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How Legos Turned Into a New Jewish Tradition for My Family
I consider myself a dedicated yet anxious Jewish mom. I’m dedicated because I would like my children to have a Jewish upbringing that connects them to our collective stories, history, and values – and I’m anxious because I’m never quite sure whether I’m accomplishing that goal.
Tu BiShvat Fruit and Nut Cups
This dish pays homage to the Seven Species, which we eat on Tu BiShvat.
Tu BiShvat Treat Tree
Too cold to plant a tree outside? This tree can be the centerpiece at your Tu BiShvat party. Most materials can be found at your local craft shop (and, of course, a quick stop at your local candy store!)
Tu BiShvat Handprint Tree
Children ages 4-10 will enjoy this messy project that blooms into a beautiful tree!
Tu BiShvat: Customs and Rituals
The Jewish mystics of the 17th century, the Kabbalists, created a special ritual—modeled after the Passover seder—to celebrate God's presence in nature. Today in modern Israel, Tu BiShvat has become a national holiday, a tree planting festivaTu BiShvat is not mentioned in the Torah. Scholars believe the holiday was originally an agricultural festival, corresponding to the beginning of spring in Israel. But a critical historical event helped Tu BiShvat evolve from a simple celebration of spring to a commemoration of our connection to the land of Israel. After the destruction of the Second Temple in 70 C.E. and the exile that followed, many of the exiled Jews felt a need to bind themselves symbolically to their former homeland. Tu BiShvat served in part to fill that spiritual need. Jews used this time each year to eat a variety of fruits and nuts that could be obtained from Israel. The practice, a sort of physical association with the land, continued for many centuries.l for both Israelis and Jews throughout the world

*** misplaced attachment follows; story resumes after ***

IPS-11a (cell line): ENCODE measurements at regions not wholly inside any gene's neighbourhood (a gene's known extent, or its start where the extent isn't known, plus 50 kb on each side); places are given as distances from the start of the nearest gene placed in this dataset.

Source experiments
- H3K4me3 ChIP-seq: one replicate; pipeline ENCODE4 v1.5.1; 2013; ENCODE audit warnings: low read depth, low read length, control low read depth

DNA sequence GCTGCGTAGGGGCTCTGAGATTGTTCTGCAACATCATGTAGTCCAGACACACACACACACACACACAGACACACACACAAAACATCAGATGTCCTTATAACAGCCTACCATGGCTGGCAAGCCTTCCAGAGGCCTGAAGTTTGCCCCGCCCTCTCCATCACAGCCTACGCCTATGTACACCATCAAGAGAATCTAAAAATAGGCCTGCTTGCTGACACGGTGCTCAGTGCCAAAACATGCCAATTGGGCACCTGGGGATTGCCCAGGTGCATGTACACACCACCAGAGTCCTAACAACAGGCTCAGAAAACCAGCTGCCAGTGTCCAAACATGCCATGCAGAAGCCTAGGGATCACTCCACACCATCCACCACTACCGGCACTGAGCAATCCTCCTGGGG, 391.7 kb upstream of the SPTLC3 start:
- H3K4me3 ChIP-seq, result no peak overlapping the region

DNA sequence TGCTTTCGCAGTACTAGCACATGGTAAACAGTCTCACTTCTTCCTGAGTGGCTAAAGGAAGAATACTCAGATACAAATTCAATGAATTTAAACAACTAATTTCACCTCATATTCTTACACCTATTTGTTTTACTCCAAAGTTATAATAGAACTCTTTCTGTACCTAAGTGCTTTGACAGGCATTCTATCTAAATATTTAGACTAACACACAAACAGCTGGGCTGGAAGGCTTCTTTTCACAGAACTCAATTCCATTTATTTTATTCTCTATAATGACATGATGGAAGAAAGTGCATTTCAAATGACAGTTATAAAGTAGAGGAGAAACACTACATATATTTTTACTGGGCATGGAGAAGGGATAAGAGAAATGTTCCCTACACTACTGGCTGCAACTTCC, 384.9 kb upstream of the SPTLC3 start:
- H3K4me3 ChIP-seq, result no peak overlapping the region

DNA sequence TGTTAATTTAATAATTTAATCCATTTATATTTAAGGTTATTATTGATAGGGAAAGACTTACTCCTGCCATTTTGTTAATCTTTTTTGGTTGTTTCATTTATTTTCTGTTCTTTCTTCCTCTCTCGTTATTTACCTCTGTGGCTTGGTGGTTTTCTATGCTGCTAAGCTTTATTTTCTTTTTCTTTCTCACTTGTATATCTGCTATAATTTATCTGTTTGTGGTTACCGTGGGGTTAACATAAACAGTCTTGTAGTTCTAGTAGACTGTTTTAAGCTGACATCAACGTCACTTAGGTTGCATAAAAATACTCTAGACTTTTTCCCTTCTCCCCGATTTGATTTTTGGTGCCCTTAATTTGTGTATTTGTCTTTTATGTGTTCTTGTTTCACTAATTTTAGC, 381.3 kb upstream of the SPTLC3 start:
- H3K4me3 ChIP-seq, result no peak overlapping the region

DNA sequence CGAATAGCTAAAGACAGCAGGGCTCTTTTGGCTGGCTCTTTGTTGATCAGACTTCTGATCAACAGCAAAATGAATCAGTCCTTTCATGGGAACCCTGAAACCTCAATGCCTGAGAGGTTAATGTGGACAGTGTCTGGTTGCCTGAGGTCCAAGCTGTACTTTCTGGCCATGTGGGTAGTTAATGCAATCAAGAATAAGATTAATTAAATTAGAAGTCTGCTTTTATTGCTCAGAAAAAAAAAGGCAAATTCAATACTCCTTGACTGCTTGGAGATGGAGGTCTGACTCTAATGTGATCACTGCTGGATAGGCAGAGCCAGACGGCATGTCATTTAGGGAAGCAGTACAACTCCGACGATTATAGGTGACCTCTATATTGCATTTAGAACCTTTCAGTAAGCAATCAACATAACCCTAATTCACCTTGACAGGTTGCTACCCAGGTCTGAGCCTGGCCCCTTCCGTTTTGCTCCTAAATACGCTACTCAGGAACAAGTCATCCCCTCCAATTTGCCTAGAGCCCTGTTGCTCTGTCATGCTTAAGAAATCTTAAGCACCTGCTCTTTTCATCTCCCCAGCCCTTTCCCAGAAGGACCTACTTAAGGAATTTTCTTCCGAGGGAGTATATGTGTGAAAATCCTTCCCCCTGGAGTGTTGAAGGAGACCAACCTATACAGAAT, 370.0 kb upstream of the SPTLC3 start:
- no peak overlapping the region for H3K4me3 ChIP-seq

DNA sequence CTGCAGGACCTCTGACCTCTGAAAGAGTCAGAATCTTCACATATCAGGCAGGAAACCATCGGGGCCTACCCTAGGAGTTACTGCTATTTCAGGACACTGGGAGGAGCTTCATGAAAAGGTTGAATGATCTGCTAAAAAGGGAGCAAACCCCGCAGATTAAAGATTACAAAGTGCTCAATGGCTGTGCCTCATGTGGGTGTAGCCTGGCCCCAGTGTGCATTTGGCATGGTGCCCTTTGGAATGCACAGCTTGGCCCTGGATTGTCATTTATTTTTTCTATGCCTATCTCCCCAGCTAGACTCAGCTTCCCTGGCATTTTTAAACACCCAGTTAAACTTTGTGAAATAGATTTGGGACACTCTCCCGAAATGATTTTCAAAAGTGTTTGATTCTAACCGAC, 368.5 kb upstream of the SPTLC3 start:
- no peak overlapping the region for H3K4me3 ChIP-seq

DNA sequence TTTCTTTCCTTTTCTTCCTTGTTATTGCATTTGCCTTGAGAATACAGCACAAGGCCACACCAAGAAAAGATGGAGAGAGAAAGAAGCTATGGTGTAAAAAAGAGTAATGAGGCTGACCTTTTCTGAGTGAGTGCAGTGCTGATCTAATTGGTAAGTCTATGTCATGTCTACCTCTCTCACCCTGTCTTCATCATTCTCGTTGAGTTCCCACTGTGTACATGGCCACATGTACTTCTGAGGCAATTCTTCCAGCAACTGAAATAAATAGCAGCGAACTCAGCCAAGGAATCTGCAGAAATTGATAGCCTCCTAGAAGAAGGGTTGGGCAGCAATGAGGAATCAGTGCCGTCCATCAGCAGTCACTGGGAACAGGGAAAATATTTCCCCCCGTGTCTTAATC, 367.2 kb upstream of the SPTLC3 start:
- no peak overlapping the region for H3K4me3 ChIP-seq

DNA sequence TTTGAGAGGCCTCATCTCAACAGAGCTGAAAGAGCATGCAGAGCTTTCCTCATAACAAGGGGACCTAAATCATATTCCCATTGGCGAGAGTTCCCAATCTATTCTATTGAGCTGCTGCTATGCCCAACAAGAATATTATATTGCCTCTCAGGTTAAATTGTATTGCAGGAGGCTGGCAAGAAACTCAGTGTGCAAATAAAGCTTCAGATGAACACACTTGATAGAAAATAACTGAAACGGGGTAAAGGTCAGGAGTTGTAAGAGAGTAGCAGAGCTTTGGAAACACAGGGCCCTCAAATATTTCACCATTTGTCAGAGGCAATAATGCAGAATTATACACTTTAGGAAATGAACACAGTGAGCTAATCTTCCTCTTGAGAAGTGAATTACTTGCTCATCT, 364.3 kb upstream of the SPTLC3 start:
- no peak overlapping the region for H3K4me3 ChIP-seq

Tu BiShvat: History
Although the celebration of Tu BiShvat has a long and varied history, the theme most commonly ascribed to the holiday today is the environment.
Tu BiShvat Social Action Guide
Here are some ideas for incorporating social justice themes into your Tu BiShvat celebration.
Make Recycled Paper
Celebrate the New Year of the Trees by making recycled paper using a blender or food processor.
Tu BiShvat Activities to Do at Home
The Jewish New Year of the Trees, or Tu BiSh’vat, lends itself to many home observations and activities. Here are some ideas for crafts, planting, quiet activities, and more.